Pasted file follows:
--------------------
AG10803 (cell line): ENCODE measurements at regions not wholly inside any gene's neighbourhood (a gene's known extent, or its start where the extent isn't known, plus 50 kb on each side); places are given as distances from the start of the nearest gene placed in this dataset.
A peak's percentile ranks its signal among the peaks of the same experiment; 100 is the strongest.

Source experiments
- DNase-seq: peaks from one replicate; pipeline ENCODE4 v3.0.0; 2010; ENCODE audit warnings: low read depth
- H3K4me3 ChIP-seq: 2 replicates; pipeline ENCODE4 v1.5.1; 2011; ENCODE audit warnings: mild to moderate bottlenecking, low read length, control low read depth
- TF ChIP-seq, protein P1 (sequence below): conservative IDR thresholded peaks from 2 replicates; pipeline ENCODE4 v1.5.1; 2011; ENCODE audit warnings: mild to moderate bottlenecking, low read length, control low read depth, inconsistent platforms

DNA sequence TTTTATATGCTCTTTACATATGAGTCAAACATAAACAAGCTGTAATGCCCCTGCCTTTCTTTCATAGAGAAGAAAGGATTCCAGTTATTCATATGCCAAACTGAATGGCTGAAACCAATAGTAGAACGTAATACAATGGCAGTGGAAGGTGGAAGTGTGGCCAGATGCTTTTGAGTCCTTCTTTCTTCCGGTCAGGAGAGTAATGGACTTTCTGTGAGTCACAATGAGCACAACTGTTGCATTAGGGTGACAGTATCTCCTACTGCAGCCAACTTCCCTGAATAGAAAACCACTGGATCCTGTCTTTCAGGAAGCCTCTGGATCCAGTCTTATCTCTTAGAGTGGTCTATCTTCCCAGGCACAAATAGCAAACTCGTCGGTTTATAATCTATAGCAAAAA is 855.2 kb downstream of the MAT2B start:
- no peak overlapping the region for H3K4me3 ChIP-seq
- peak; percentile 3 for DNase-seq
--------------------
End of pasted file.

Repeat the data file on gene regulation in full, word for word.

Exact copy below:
AG10803 (cell line): ENCODE measurements at regions not wholly inside any gene's neighbourhood (a gene's known extent, or its start where the extent isn't known, plus 50 kb on each side); places are given as distances from the start of the nearest gene placed in this dataset.
A peak's percentile ranks its signal among the peaks of the same experiment; 100 is the strongest.

Source experiments
- DNase-seq: peaks from one replicate; pipeline ENCODE4 v3.0.0; 2010; ENCODE audit warnings: low read depth
- H3K4me3 ChIP-seq: 2 replicates; pipeline ENCODE4 v1.5.1; 2011; ENCODE audit warnings: mild to moderate bottlenecking, low read length, control low read depth
- TF ChIP-seq, protein P1 (sequence below): conservative IDR thresholded peaks from 2 replicates; pipeline ENCODE4 v1.5.1; 2011; ENCODE audit warnings: mild to moderate bottlenecking, low read length, control low read depth, inconsistent platforms

DNA sequence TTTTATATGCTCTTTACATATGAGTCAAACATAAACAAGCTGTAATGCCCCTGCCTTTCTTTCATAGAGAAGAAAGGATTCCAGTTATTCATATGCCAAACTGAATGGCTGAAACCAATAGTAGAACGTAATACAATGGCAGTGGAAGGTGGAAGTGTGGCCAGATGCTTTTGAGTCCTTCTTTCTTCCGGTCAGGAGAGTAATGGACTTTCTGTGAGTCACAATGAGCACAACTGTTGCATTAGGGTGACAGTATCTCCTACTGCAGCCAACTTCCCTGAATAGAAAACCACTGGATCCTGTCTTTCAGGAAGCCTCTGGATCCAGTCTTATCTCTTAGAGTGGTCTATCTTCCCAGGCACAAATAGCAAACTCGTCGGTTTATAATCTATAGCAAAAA is 855.2 kb downstream of the MAT2B start:
- no peak overlapping the region for H3K4me3 ChIP-seq
- peak; percentile 3 for DNase-seq